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Apple Confirms they'll Refuse to Obey the Court Order on the Basis of Free Speech

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Last week Patently Apple posted a report titled "Tim Cook's Decision to go to War with the Government will now veer into a Legal Argument over Free Speech." The report noted that Apple would likely seek to invoke the United States' protections of free speech as one of their key legal arguments in trying to block an order to help unlock the encrypted iPhone of one of the San Bernardino shooters. Late yesterday the Los Angeles Times confirmed that Apple will indeed pursue this legal tactic.


The L.A. Times reports that "In Apple's fight to knock down a court order requiring it to help FBI agents unlock a killer's iPhone, the tech giant plans to argue that the judge in the case has overreached in her use of an obscure law and infringed on the company's 1st Amendment rights, an Apple attorney said Tuesday.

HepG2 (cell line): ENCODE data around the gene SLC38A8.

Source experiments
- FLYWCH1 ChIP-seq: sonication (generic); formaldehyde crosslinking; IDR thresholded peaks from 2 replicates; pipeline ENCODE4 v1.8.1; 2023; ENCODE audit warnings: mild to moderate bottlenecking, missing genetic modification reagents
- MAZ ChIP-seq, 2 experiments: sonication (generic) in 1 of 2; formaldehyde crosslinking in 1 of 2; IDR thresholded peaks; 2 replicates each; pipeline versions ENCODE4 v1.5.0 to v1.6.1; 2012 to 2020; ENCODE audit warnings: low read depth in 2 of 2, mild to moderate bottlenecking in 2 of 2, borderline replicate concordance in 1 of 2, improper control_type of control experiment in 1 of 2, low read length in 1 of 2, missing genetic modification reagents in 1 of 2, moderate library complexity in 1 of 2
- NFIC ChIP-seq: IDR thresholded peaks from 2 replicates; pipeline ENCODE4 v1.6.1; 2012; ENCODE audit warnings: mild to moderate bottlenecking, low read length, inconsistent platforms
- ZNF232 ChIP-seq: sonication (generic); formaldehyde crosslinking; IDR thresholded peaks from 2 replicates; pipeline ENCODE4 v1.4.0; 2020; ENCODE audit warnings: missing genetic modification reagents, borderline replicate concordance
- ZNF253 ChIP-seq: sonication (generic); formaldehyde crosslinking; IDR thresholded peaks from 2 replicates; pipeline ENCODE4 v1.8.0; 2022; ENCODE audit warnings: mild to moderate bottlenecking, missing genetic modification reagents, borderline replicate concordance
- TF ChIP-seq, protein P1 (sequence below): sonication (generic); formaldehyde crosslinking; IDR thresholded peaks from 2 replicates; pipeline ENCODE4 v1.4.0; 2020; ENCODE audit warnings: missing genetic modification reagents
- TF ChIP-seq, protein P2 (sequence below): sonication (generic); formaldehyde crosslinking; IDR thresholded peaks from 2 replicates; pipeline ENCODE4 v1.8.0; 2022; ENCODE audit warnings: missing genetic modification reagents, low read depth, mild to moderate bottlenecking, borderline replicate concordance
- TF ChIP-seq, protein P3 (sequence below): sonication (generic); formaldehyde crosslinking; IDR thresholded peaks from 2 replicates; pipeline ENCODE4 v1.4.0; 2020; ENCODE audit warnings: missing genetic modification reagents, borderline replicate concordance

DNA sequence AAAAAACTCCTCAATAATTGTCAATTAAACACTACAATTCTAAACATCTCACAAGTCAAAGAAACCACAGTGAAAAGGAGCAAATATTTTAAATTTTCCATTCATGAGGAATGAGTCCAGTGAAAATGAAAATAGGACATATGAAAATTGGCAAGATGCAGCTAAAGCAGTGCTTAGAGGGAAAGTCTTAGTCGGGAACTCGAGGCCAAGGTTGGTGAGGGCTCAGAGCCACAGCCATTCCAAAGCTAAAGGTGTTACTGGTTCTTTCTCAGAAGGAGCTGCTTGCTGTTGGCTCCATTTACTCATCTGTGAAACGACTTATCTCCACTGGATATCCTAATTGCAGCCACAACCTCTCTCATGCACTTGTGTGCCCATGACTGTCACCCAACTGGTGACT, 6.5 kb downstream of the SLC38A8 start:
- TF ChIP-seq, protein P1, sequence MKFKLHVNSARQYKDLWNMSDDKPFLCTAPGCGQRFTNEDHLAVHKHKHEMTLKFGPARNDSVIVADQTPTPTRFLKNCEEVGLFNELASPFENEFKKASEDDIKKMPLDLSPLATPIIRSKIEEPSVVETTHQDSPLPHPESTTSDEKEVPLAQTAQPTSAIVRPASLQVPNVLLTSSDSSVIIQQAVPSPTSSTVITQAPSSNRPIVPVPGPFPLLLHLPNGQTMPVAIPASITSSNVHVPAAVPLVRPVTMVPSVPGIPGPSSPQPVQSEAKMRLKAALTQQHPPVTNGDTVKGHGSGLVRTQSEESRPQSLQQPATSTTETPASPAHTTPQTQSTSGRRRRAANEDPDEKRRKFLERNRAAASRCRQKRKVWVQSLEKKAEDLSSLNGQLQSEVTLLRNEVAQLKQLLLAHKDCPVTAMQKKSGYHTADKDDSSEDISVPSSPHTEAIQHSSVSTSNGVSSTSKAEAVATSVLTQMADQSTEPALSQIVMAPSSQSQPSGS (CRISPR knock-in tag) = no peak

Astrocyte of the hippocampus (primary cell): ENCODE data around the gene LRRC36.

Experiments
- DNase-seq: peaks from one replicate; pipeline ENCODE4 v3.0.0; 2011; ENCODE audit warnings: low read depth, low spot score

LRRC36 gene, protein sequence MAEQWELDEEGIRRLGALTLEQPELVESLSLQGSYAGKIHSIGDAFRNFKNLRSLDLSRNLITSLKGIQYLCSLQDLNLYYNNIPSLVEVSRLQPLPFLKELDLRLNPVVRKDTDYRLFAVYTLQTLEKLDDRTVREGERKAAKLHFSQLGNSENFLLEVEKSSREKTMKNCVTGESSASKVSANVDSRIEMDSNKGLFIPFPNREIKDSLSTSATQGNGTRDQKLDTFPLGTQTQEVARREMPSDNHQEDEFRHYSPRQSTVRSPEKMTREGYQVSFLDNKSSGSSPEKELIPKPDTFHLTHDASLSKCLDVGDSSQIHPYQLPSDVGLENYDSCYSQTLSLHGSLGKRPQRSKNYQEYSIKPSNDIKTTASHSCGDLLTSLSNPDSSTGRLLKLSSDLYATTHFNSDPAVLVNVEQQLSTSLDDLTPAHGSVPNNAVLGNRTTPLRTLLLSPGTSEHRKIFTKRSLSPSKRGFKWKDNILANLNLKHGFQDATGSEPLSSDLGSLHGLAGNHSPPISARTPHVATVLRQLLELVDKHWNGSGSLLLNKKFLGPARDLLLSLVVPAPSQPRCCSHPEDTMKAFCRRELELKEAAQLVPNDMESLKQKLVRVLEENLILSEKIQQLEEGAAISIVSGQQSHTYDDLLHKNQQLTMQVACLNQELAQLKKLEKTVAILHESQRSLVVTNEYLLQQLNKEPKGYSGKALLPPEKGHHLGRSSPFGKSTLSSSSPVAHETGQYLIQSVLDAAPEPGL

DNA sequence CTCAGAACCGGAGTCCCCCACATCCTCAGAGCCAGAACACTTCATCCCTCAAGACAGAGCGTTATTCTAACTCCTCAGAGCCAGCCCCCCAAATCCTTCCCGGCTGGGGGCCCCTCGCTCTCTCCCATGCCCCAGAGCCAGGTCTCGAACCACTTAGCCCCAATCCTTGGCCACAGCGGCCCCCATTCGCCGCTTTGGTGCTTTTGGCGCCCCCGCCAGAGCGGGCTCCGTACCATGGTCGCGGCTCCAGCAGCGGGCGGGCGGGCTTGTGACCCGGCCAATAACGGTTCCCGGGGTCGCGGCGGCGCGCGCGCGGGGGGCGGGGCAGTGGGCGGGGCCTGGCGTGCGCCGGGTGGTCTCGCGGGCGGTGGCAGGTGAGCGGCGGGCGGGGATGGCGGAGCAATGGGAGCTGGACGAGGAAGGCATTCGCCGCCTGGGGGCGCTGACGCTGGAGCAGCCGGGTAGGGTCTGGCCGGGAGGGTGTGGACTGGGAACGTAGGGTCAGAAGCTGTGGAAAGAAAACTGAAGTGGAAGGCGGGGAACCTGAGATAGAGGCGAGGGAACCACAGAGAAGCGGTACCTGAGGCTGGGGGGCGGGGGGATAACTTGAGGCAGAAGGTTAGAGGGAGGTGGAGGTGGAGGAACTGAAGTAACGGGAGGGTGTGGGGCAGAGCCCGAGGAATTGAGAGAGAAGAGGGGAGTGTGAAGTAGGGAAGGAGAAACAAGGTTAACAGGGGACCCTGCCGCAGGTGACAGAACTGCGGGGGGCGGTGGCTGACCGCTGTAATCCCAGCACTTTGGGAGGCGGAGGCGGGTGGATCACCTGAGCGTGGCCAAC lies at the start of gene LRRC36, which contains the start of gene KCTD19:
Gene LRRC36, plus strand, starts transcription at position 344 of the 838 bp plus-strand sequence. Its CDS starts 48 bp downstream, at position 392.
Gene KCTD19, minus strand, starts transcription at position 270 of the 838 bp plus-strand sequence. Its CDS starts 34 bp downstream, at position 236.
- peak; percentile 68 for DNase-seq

As reported last week, Theodore Boutrous who frequently represents media organizations, is one of the marquee lawyers hired by Apple to wage its high-stakes legal battle -- outlined the arguments Apple plans when it responds to the court order this week.


At the heart of Apple's response, Boutrous said, will be an objection to the use of the All Writs Act as the legal basis of the order compelling the company to assist the FBI. The act, which was first passed by Congress in 1789 and updated periodically, is a sweeping legal tool that allows judges to issue orders if other judicial avenues are unavailable.


"The government here is trying to use this statute from 1789 in a way that it has never been used before. They are seeking a court order to compel Apple to write new software, to compel speech," Boutrous said in a brief interview with The Times.


Boutrous said courts have recognized that the writing of computer code is a form of expressive activity -- speech that is protected by the 1st Amendment.


"It is not appropriate for the government to obtain through the courts what they couldn't get through the legislative process," he said. That very statement echoes the argument made by California Congressman Ted Lieu yesterday. For more on this story, read the full L.A. Times report here.


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